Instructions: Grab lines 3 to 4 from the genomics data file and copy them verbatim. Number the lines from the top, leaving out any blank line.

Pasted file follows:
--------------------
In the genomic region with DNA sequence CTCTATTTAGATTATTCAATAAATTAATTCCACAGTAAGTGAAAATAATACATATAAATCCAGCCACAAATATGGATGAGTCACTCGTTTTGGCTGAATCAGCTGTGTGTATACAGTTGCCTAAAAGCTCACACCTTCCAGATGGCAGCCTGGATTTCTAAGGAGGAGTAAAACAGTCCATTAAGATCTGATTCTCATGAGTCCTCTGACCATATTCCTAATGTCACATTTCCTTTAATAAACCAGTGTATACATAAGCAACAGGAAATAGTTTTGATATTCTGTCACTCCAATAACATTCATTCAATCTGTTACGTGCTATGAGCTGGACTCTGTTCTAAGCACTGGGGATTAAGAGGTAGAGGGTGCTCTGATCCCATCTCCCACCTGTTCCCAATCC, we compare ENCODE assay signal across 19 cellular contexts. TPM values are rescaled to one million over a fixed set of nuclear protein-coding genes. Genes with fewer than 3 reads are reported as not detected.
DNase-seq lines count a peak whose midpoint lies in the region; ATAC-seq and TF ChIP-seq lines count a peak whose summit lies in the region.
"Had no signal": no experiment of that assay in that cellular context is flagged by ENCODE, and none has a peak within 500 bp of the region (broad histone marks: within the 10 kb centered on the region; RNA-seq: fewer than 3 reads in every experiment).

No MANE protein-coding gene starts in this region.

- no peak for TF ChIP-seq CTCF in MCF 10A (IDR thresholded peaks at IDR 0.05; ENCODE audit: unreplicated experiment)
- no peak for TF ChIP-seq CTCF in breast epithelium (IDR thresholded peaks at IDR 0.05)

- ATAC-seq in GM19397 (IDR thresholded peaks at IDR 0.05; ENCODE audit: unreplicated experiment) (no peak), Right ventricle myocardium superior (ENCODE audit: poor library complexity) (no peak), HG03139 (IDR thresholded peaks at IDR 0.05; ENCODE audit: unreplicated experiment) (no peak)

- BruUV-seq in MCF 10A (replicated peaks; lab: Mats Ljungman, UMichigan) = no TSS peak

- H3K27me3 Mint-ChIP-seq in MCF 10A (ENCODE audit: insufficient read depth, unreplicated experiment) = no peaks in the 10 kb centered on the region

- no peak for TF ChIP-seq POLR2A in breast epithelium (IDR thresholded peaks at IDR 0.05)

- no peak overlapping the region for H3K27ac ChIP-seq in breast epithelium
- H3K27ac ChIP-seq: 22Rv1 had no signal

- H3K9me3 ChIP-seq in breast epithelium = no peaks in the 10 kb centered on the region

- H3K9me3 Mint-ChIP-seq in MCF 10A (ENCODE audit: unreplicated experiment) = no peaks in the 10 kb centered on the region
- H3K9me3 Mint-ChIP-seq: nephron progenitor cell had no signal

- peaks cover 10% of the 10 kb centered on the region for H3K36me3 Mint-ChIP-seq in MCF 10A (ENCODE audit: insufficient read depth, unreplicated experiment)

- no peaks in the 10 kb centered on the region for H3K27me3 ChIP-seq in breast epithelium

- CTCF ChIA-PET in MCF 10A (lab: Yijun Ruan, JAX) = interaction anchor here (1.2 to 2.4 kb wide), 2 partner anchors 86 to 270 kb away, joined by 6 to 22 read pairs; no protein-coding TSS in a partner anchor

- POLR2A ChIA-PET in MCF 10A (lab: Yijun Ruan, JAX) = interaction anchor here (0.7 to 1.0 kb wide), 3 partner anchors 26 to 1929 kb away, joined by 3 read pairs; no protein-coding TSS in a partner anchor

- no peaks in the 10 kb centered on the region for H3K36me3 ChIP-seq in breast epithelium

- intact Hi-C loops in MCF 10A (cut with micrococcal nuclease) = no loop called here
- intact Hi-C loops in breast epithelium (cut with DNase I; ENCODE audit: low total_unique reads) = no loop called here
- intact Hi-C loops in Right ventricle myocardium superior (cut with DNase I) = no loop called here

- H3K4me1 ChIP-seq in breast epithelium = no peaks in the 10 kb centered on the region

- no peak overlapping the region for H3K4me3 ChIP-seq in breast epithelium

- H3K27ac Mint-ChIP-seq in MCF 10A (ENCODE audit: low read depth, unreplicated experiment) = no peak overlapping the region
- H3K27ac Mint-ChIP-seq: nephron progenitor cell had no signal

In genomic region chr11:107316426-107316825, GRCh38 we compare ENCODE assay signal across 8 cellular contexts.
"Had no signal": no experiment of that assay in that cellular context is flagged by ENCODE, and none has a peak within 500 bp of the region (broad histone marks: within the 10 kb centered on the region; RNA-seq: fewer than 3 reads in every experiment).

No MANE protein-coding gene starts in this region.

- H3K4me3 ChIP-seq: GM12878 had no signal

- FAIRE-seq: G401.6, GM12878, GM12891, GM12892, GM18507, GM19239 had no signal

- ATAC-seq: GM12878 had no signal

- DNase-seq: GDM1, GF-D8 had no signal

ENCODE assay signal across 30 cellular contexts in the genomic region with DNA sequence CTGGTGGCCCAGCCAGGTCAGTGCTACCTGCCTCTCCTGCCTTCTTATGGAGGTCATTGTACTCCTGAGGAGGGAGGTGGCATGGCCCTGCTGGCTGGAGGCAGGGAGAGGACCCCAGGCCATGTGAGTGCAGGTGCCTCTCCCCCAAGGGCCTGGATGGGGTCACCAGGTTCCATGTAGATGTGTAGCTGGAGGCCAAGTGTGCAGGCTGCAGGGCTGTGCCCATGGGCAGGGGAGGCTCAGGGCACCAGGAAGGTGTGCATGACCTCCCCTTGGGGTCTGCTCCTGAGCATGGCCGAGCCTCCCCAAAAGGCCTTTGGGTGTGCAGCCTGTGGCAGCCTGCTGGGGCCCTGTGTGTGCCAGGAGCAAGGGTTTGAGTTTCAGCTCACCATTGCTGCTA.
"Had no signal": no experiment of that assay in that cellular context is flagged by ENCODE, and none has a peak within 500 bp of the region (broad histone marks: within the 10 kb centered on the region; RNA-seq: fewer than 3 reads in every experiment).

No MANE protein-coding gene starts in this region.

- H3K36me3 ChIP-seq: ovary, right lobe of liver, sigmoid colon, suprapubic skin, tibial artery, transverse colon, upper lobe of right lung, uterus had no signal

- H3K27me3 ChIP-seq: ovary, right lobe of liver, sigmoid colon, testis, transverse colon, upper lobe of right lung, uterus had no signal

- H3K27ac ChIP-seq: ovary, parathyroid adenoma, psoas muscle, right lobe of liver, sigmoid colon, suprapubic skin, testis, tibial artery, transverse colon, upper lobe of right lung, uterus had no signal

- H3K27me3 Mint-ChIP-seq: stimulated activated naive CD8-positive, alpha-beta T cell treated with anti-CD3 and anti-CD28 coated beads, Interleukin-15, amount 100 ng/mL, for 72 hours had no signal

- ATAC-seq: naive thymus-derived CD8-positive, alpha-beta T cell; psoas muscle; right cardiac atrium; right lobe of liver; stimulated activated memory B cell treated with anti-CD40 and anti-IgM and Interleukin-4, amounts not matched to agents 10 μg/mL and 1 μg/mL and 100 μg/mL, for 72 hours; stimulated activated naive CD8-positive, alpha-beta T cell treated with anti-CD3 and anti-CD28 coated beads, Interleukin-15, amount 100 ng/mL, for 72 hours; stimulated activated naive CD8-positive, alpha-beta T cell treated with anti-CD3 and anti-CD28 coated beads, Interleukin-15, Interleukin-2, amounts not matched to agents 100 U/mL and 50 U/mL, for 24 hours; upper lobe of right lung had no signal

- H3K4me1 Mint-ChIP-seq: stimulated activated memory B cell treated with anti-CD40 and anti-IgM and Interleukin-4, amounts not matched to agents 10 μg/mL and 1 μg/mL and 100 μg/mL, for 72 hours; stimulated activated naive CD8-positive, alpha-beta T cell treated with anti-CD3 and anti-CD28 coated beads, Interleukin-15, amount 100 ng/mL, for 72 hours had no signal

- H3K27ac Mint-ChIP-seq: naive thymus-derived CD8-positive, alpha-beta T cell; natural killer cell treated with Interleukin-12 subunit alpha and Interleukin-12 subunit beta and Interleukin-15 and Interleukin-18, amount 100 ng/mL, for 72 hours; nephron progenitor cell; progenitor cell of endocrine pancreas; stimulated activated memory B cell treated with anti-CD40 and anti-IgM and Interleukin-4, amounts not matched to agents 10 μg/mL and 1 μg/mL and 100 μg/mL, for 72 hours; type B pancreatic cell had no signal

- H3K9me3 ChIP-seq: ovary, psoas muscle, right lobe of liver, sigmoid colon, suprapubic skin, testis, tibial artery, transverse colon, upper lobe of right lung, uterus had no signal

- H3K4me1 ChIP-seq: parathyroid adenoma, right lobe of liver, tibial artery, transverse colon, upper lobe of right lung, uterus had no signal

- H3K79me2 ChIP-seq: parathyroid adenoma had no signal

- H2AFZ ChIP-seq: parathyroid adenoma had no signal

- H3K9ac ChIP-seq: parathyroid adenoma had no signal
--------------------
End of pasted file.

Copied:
"Had no signal": no experiment of that assay in that cellular context is flagged by ENCODE, and none has a peak within 500 bp of the region (broad histone marks: within the 10 kb centered on the region; RNA-seq: fewer than 3 reads in every experiment).

No MANE protein-coding gene starts in this region.